"We are trying to shift toward personal responsibility and business responsibility."
That's B.C.'s top health officer, who says she is "optimistic" that the province is moving toward a better place in the coronavirus pandemic but emphasizes that it is still in a "transition" phase.
Additionally, this is a time for people to start to "come together" again and resume activities they haven't been able to enjoy for a long time. However, they must take accountability for themselves.
Provincial health officer Dr. Bonnie Henry told reporters in a press briefing Tuesday (March 1) that the province will continue to take a slow and measured approach as it transitions to its next phase of its response. Public health will continue to evolve and adapt its response based on the current epidemiological situation in the province, she said.
But heading toward spring break, the province will be "removing restrictions and layers of protection," noted B.C.'s top doctor.
"As soon as we are confident we can safely make those changes and we can support everybody in doing that," Henry said, adding that this spring is a "natural transition time" when social activities are especially important, particularly for young people, including graduations, performances and concerts.
Workplaces are also pivoting toward more "in-person" meetings and schedules, with many of them already doing so.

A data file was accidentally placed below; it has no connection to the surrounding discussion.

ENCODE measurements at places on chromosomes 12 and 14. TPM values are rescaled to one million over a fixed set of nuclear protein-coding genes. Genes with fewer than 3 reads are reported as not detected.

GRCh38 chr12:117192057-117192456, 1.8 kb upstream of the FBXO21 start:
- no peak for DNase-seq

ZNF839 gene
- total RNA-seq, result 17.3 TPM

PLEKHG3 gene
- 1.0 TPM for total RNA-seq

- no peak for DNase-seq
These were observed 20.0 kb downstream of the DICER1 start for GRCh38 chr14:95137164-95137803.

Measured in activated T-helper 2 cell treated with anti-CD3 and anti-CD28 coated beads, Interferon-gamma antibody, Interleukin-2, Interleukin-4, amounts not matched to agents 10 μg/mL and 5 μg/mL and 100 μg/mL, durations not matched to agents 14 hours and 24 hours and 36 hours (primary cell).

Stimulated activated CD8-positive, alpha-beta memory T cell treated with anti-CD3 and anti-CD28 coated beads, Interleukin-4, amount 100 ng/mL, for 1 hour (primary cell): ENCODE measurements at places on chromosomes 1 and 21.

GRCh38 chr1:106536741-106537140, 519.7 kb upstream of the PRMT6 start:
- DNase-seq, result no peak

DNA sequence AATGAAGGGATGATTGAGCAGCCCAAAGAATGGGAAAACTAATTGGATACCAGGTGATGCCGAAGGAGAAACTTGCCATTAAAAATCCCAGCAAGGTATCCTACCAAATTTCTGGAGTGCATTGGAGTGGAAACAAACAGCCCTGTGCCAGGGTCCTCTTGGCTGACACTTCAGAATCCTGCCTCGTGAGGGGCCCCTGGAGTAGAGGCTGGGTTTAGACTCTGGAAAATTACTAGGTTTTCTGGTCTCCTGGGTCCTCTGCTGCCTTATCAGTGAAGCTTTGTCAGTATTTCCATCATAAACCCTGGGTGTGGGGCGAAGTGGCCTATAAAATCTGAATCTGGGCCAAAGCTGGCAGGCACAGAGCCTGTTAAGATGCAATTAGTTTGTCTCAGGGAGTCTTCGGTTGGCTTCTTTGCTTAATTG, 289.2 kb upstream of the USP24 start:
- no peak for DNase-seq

Looking forward into B.C.'s COVID-19 approach
Henry noted, however, that "we need to be prepared for immunity to wane again," and to adapt new approaches "depending on what we see come in the fall."
Ultimately, the health officer emphasized that people need to start asking themselves about their personal responsibility as health restrictions are relaxed in the province.
"What are the important things that you need to do? We know that there are people in our workplaces, people in our social networks, who are immune-compromised, who are older, who we want to spend time with, where we know the vaccines don't work as well," she said.
"So yes, we all need to continue to be respectful. We need to have a 'mask positive' environment we know that it makes a difference."
The health officer said COVID-19 safety tools, such as physical distancing and face masks, will not be "abandoned" as immunity wanes over time.